1. Make sure you know what you want: It may sound obvious, but many people without marketing experience (and some people with it!) begin the design briefing process without having a clear idea of what they want to achieve. Write down your objectives for any campaign so you are able to explain them clearly and succinctly to yourself before trying them out on anyone else.

2. Make yourself easy to understand: Your business and brand is obviously clear in your mind, but it may not be clear to anyone else. Don’t expect your designer to be a mind-reader. Tell them all about your business – even if you think it’s irrelevant. Many descriptive words and expressions are subjective. What is ‘funky’ to one person may be ‘traditional’ to another. If you have specific design preferences, be clear or better still, use visual examples.

3. Let your designer be the designer: Don’t commission a designer and then immediately start designing the project yourself. When writing your brief, concentrate on your marketing objectives and allow your designer to interpret them. By all means be a part of the creative process and never let your designer bully you – but make sure your roles are properly defined.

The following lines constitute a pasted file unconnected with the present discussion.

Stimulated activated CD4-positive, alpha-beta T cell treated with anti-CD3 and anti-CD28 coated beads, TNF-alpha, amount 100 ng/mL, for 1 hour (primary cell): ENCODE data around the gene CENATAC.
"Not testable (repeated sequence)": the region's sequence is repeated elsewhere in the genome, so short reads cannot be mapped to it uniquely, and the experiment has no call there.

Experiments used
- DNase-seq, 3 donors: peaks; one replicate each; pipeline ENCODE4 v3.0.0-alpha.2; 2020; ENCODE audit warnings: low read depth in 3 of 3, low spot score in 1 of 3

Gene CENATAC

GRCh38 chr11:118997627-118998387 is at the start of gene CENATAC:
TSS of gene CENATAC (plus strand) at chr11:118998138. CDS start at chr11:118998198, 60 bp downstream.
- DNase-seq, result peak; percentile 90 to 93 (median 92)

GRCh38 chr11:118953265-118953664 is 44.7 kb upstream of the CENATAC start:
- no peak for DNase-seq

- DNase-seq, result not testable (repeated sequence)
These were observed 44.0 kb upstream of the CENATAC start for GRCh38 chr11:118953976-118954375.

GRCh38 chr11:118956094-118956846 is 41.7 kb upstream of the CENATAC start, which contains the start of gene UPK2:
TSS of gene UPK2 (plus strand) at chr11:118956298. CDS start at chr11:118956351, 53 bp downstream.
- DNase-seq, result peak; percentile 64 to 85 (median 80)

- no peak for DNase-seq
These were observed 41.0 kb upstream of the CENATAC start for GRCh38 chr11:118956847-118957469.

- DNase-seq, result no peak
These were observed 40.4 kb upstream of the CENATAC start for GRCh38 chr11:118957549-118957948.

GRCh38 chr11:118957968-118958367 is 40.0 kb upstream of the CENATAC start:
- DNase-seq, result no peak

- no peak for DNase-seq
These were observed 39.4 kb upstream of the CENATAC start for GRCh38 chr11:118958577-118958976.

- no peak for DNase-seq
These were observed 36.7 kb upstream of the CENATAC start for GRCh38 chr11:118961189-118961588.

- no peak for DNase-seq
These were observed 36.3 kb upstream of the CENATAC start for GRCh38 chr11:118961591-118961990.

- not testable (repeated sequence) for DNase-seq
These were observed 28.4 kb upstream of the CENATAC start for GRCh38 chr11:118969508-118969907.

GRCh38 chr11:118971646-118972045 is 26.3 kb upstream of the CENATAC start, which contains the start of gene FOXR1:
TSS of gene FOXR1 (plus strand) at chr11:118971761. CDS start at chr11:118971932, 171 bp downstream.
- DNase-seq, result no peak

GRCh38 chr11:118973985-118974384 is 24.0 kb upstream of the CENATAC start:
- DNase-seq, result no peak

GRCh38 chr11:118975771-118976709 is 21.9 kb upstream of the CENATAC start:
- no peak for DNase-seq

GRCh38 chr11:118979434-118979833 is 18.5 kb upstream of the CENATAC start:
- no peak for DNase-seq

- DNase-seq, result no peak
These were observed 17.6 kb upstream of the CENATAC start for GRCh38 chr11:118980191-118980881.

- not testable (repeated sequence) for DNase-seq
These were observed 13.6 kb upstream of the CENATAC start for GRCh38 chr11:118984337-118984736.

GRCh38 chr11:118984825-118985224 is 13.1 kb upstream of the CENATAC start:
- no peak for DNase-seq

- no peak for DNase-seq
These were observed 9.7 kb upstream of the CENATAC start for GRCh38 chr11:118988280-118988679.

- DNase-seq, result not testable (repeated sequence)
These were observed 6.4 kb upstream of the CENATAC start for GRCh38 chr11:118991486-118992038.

4. Write it down: Have you ever phoned your designer, given them a 10-20 minute spiel and then expected them to deliver an award-winning campaign? And have you ever received totally unexpected results following this conversation? It simply doesn’t work. A written brief gives you both a point of reference when evaluating creative work. And it encourages you to explain your requirements in depth.

5. Plan ahead and understand your budget: To achieve value for money and the right results you need to understand how much bang you’ll get for your buck. Agree exact costs for each design element up front. Give your designer a really accurate project plan and check each element off, making sure you both understand where you are in the project at every stage.

Check out our creative briefing template here.

Mel Rees – Creative Director, VG&A

Vaughan Gordon

Welcome to the new VG&A blog.

By Vaughan Gordon

Just to give you an idea of what to expect, we will be posting news, views, ideas, thoughts, research findings, success stories, case studies, top tips (the list goes on…), all designed to help your businesses develop and grow.

If anything you’ve read here resonates with you, gets you thinking and helps your business, then I think we’ve done our jobs pretty well.

More importantly, we want to hear from you. Let us know your thoughts about our posts or the things that keep you awake at night.

To ensure you don’t miss our regular updates or to find out more about what we do at VG&A, don’t forget to bookmark the site: www.vgandassociates.com

To meet us in person, we’ll be exhibiting at the Kempton Park Expo on June 22nd – Stand 120.